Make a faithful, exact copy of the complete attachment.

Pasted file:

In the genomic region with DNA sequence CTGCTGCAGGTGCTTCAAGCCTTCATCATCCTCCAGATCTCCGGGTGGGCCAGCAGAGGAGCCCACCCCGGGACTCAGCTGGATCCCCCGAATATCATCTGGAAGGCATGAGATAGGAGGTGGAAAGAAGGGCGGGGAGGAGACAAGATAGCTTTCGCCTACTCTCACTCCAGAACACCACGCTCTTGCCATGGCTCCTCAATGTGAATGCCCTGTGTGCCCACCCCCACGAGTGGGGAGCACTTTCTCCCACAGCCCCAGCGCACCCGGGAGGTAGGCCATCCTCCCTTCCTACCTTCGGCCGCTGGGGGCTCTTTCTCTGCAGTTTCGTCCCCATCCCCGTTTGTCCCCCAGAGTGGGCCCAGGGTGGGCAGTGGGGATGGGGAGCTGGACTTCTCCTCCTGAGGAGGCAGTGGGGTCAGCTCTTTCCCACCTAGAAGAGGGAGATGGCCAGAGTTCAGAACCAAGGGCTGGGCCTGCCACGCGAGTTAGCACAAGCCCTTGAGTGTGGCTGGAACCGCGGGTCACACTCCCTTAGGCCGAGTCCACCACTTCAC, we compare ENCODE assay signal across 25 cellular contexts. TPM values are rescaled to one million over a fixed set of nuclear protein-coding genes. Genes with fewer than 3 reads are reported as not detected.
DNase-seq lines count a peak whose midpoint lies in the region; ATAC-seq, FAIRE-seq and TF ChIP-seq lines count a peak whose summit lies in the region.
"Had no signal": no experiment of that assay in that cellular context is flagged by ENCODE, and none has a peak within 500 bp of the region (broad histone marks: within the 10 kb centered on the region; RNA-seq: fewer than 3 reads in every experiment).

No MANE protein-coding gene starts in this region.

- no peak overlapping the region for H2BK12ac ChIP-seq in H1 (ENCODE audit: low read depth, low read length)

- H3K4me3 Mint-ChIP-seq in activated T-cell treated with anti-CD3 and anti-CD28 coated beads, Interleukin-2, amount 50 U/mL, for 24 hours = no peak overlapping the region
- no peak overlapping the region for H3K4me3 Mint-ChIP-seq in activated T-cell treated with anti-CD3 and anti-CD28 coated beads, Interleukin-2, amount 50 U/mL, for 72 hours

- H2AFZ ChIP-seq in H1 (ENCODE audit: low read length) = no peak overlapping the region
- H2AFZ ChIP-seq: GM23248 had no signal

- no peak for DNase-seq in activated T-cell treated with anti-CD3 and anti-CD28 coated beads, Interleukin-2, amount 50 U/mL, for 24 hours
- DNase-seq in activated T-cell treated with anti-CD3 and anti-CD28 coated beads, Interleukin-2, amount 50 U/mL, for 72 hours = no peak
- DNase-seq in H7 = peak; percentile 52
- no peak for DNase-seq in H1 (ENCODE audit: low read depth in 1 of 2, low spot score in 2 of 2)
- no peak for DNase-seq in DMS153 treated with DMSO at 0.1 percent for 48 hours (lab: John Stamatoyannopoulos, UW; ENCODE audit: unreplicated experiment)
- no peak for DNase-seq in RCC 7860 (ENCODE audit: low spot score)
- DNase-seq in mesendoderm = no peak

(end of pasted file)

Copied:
In the genomic region with DNA sequence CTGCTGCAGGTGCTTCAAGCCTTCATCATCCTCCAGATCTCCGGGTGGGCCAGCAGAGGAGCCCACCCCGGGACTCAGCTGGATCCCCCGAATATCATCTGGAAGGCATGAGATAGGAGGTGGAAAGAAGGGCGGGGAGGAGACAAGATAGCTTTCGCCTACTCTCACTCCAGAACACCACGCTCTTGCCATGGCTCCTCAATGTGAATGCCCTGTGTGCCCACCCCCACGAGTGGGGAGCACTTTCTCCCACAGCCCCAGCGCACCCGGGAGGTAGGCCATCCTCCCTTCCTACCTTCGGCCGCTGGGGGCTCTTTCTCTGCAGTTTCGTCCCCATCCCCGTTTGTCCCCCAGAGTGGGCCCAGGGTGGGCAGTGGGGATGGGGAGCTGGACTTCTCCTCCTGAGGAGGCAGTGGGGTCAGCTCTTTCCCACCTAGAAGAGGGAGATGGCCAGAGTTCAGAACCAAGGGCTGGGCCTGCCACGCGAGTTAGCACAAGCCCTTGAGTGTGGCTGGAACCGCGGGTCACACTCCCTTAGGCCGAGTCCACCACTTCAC, we compare ENCODE assay signal across 25 cellular contexts. TPM values are rescaled to one million over a fixed set of nuclear protein-coding genes. Genes with fewer than 3 reads are reported as not detected.
DNase-seq lines count a peak whose midpoint lies in the region; ATAC-seq, FAIRE-seq and TF ChIP-seq lines count a peak whose summit lies in the region.
"Had no signal": no experiment of that assay in that cellular context is flagged by ENCODE, and none has a peak within 500 bp of the region (broad histone marks: within the 10 kb centered on the region; RNA-seq: fewer than 3 reads in every experiment).

No MANE protein-coding gene starts in this region.

- no peak overlapping the region for H2BK12ac ChIP-seq in H1 (ENCODE audit: low read depth, low read length)

- H3K4me3 Mint-ChIP-seq in activated T-cell treated with anti-CD3 and anti-CD28 coated beads, Interleukin-2, amount 50 U/mL, for 24 hours = no peak overlapping the region
- no peak overlapping the region for H3K4me3 Mint-ChIP-seq in activated T-cell treated with anti-CD3 and anti-CD28 coated beads, Interleukin-2, amount 50 U/mL, for 72 hours

- H2AFZ ChIP-seq in H1 (ENCODE audit: low read length) = no peak overlapping the region
- H2AFZ ChIP-seq: GM23248 had no signal

- no peak for DNase-seq in activated T-cell treated with anti-CD3 and anti-CD28 coated beads, Interleukin-2, amount 50 U/mL, for 24 hours
- DNase-seq in activated T-cell treated with anti-CD3 and anti-CD28 coated beads, Interleukin-2, amount 50 U/mL, for 72 hours = no peak
- DNase-seq in H7 = peak; percentile 52
- no peak for DNase-seq in H1 (ENCODE audit: low read depth in 1 of 2, low spot score in 2 of 2)
- no peak for DNase-seq in DMS153 treated with DMSO at 0.1 percent for 48 hours (lab: John Stamatoyannopoulos, UW; ENCODE audit: unreplicated experiment)
- no peak for DNase-seq in RCC 7860 (ENCODE audit: low spot score)
- DNase-seq in mesendoderm = no peak